I’ve raised about £150m investment for tech companies over the past 20 years; from angel to Venture Capital and Private Equity. However, when CMR were looking at a seed round it was hard to find investors. Our initial funding of £4m was from a Norwegian family office and we didn’t bring in British money until Series A, through Cambridge Innovation Capital.
In general, in the medical device area, it is hard to find this amount of money as it is so expensive to bring devices to market. Money tends to follow success stories so it can be very hard to get a start-up off the ground.
You have to pick a massive unmet need – we had that as 95% of minimal access procedures are not yet done robotically. My advice is to go look for the largest unmet need you can find and investors will be prepared to overlook the risks for the potential return. From the very beginning we had a plan of how we would get our product to market and our commercial advantage – at the top of our plan was the big idea, at the bottom was our breakthrough tech.
15% of your employees are non-British, do you see any problems ahead in terms of retaining and recruiting staff?
We are lucky in that we have excellent applicants for roles at CMR, creating a very talented workforce. The best innovation comes from a stimulus of a diverse group of people. We have a broad group of technically talented people, which helps us to come up with unusual solutions. We will do everything we can to retain these people.
If we are only able to recruit people from the UK we are reducing access to our supply of fantastic talent. The Silicon Valley phenomenon was created off the back of immigration, which stimulated the economic wealth and growth in California. I don’t know why the UK is putting itself in a position where we will be coming off worse in innovation.
Why did you choose Cambridge to set up shop?
You need an unusual set of technical and commercial skills in a medtech company and Cambridge is an excellent place to find those. All around us sits this thriving technology and consulting ecosystem. We are also in a beautiful location, in a converted barn in Cambridge, and the working environment is tremendous. We have since outgrown our original building, and expanded across five buildings, as we are now at 150 people and growing.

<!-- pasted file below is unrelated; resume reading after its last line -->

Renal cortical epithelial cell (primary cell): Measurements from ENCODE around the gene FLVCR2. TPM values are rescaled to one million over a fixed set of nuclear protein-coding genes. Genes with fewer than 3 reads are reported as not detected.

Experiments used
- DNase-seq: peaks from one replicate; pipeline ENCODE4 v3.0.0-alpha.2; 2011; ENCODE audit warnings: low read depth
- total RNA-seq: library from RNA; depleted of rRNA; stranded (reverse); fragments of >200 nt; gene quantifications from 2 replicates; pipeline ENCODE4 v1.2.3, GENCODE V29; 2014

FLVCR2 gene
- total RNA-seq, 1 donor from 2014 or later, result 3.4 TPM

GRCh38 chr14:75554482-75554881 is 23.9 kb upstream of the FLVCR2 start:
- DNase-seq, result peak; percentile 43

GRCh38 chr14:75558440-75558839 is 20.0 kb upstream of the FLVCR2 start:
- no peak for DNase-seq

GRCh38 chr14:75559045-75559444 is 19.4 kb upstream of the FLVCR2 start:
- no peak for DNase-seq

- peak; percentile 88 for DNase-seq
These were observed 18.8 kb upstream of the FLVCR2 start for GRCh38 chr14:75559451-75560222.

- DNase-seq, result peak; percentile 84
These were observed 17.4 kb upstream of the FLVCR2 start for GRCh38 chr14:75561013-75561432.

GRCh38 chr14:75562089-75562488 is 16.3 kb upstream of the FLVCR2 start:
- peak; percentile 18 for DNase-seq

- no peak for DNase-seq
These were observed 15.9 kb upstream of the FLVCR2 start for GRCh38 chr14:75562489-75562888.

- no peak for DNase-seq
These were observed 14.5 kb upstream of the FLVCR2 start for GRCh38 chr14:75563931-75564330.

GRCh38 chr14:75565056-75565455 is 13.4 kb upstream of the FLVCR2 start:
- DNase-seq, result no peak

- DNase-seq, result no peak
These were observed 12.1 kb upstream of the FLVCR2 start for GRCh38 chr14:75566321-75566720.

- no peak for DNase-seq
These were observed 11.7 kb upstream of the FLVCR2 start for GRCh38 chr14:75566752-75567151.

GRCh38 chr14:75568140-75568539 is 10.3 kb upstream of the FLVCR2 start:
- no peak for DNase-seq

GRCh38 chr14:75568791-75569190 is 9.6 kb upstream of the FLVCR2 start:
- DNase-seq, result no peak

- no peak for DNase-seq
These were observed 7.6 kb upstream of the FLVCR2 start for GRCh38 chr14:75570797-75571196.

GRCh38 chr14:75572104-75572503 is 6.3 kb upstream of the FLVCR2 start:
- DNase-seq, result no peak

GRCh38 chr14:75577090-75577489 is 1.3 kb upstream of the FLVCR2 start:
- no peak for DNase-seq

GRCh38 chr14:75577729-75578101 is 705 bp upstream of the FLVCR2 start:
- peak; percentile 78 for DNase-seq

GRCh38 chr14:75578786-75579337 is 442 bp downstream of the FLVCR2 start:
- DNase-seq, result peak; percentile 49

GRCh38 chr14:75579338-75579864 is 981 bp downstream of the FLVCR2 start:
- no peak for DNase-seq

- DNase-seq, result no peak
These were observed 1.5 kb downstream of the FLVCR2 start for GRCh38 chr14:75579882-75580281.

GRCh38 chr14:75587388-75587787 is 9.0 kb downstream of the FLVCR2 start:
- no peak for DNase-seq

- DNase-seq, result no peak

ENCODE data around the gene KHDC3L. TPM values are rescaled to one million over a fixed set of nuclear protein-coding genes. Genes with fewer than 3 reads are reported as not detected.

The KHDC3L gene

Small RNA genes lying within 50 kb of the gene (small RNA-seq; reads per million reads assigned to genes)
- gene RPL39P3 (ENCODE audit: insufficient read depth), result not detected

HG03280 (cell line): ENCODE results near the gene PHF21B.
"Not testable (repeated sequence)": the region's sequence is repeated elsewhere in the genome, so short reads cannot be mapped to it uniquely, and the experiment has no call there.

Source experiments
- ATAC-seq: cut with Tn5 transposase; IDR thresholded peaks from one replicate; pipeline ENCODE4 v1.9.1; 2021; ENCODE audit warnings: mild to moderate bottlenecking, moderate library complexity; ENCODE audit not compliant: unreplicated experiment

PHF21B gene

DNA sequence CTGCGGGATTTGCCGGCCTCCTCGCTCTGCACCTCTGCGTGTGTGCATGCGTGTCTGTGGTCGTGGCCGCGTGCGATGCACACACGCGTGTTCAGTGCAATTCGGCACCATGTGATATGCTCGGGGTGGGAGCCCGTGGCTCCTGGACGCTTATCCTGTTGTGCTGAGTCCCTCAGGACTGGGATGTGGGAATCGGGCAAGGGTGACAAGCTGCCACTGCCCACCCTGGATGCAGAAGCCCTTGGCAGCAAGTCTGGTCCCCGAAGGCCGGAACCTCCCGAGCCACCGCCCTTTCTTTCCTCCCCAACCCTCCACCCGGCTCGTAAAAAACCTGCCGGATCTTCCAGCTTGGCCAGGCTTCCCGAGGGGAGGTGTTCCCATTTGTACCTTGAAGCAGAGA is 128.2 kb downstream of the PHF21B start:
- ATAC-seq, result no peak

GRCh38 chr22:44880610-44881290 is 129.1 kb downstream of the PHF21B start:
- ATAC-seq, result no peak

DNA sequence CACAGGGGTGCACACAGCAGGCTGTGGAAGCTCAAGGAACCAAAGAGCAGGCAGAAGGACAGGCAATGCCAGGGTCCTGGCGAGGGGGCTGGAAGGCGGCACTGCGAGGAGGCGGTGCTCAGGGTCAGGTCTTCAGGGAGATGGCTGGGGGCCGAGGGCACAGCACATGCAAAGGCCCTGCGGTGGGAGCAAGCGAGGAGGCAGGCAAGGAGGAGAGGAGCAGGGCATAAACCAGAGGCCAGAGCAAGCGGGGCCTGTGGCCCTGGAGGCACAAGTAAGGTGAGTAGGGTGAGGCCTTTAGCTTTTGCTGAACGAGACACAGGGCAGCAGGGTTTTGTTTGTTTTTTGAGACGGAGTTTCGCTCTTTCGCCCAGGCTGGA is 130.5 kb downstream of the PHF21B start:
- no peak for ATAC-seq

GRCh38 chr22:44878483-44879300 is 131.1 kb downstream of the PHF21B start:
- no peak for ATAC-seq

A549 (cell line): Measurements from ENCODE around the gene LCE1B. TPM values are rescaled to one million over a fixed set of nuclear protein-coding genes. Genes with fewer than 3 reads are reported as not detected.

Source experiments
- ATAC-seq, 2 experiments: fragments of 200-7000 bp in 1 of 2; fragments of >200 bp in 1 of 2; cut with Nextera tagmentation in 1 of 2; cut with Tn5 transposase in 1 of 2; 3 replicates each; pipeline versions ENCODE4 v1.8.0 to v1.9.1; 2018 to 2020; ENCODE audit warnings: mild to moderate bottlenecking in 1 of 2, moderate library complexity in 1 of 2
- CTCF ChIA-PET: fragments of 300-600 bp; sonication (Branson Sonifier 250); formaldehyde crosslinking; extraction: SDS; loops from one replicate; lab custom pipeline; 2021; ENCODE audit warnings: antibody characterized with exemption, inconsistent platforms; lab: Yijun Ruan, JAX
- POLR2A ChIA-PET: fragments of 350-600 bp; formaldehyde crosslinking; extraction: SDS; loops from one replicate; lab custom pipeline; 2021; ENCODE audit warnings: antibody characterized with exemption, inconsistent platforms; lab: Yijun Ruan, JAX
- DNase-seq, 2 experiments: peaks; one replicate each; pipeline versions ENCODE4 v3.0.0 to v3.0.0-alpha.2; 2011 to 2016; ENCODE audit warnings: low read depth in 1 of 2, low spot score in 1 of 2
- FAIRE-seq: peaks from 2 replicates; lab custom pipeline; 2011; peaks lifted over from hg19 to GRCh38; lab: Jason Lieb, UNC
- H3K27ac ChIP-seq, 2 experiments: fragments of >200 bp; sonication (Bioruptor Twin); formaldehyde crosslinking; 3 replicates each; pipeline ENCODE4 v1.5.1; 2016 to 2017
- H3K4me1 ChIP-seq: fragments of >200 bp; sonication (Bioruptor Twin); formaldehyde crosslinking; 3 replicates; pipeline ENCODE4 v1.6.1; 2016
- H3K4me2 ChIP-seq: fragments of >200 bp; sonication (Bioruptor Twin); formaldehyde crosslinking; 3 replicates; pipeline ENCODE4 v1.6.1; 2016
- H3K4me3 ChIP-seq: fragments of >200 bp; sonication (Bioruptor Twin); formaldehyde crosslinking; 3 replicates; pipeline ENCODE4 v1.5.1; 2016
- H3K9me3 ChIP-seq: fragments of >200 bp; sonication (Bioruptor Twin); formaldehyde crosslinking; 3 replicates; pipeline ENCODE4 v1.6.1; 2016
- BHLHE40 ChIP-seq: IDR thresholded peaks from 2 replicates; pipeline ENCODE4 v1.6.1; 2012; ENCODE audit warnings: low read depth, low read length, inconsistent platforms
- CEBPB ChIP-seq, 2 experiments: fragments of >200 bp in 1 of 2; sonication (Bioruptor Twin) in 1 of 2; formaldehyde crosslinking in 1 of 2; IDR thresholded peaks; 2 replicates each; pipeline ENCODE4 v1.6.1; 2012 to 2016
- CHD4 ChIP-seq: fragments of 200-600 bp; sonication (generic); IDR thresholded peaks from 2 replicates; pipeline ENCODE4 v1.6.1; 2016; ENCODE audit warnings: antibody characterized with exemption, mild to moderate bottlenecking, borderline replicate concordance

Which other companies are exciting you at the moment?
There are so many around, and particularly in Cambridge. Owlstone Medical led by Billy Boyle is a mission-led company with a clear purpose, developing breath biopsy cancer diagnostics. Another one is Horizon Discovery, led by Darren Disley, focusing on next-gen gene editing tools and now listed on the London Stock Exchange. What’s nice is that we all know each other so we learn from frustrations and mistakes and share in success.
What’s next on the cards?
We have sourced the biggest investment into medical devices over the last 10 – 15 years and it’s a great privilege and huge fun to be heading up this company. We have grown very fast and the challenge we now have is to scale up a small British company on a global scale and to continually plan ahead for what the market needs. Execution of the plan is critical and so does maintaining our culture of being transparent, humble, ambitious and fast-moving.
Find out more about Cambridge Medical Robotics here